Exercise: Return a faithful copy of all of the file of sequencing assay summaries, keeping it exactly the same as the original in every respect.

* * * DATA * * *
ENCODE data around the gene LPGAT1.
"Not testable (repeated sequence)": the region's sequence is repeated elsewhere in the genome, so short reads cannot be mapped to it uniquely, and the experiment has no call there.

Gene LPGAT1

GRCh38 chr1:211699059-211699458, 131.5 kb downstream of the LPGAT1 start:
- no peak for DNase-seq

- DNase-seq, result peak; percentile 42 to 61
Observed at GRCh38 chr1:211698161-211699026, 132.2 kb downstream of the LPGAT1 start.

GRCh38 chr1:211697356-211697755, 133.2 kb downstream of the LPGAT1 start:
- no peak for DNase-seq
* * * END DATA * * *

ENCODE data around the gene LPGAT1.
"Not testable (repeated sequence)": the region's sequence is repeated elsewhere in the genome, so short reads cannot be mapped to it uniquely, and the experiment has no call there.

Gene LPGAT1

GRCh38 chr1:211699059-211699458, 131.5 kb downstream of the LPGAT1 start:
- no peak for DNase-seq

- DNase-seq, result peak; percentile 42 to 61
Observed at GRCh38 chr1:211698161-211699026, 132.2 kb downstream of the LPGAT1 start.

GRCh38 chr1:211697356-211697755, 133.2 kb downstream of the LPGAT1 start:
- no peak for DNase-seq